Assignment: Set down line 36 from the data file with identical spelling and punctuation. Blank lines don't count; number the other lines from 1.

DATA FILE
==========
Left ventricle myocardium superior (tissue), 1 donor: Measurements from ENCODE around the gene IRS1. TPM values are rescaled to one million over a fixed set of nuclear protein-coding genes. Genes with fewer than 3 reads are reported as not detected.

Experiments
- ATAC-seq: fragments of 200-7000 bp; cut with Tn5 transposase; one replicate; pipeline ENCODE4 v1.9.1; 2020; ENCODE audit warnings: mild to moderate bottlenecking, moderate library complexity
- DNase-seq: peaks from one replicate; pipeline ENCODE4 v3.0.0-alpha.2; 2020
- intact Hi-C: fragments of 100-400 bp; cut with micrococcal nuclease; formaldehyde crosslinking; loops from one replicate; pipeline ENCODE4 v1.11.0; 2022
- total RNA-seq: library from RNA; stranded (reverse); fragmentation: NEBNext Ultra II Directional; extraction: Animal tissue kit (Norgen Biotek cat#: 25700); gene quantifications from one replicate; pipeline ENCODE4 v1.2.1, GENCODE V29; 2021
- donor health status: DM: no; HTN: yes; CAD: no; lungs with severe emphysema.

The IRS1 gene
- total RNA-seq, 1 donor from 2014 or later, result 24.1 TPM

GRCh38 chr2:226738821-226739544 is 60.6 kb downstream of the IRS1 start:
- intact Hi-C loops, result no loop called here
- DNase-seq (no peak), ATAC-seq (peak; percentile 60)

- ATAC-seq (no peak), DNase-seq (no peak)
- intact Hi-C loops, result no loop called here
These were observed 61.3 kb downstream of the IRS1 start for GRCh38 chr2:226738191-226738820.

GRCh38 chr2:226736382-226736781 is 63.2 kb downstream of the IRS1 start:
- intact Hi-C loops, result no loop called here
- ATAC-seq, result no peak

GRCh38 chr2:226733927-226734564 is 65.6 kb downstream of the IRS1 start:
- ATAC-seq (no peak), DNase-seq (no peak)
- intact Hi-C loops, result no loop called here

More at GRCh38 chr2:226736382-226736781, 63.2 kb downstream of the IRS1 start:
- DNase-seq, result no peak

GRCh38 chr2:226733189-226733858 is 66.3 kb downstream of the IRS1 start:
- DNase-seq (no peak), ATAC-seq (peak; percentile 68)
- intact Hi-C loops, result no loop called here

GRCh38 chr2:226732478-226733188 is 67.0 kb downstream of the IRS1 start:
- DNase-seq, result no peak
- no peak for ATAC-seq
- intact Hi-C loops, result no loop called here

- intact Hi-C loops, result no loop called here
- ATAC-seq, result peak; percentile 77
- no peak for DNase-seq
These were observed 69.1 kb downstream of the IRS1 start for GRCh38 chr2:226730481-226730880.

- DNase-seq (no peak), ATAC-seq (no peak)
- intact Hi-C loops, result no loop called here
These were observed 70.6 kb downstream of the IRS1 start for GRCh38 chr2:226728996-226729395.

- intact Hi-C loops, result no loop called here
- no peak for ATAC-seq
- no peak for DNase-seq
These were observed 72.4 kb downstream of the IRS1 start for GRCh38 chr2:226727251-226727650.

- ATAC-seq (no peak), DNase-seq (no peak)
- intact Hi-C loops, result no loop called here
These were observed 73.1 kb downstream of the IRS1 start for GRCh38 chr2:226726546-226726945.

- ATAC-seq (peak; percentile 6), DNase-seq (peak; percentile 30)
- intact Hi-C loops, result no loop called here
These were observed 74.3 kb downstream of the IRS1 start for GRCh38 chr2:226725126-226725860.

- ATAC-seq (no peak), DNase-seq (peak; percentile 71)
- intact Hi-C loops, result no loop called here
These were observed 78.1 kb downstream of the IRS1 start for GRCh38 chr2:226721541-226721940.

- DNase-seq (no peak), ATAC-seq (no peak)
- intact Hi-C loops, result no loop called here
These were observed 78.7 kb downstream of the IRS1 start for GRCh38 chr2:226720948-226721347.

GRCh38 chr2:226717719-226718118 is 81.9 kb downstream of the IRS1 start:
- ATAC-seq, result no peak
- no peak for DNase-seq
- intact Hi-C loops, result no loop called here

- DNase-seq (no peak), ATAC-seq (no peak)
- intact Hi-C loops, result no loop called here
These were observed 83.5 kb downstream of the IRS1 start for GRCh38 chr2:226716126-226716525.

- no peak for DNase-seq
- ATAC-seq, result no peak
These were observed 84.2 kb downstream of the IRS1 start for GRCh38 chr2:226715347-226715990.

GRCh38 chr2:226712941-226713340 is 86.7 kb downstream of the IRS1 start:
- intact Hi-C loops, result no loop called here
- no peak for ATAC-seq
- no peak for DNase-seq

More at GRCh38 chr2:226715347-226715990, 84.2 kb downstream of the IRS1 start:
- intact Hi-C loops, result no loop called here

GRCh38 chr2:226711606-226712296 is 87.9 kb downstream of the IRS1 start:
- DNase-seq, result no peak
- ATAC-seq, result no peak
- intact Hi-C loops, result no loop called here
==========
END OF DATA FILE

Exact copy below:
- intact Hi-C loops, result no loop called here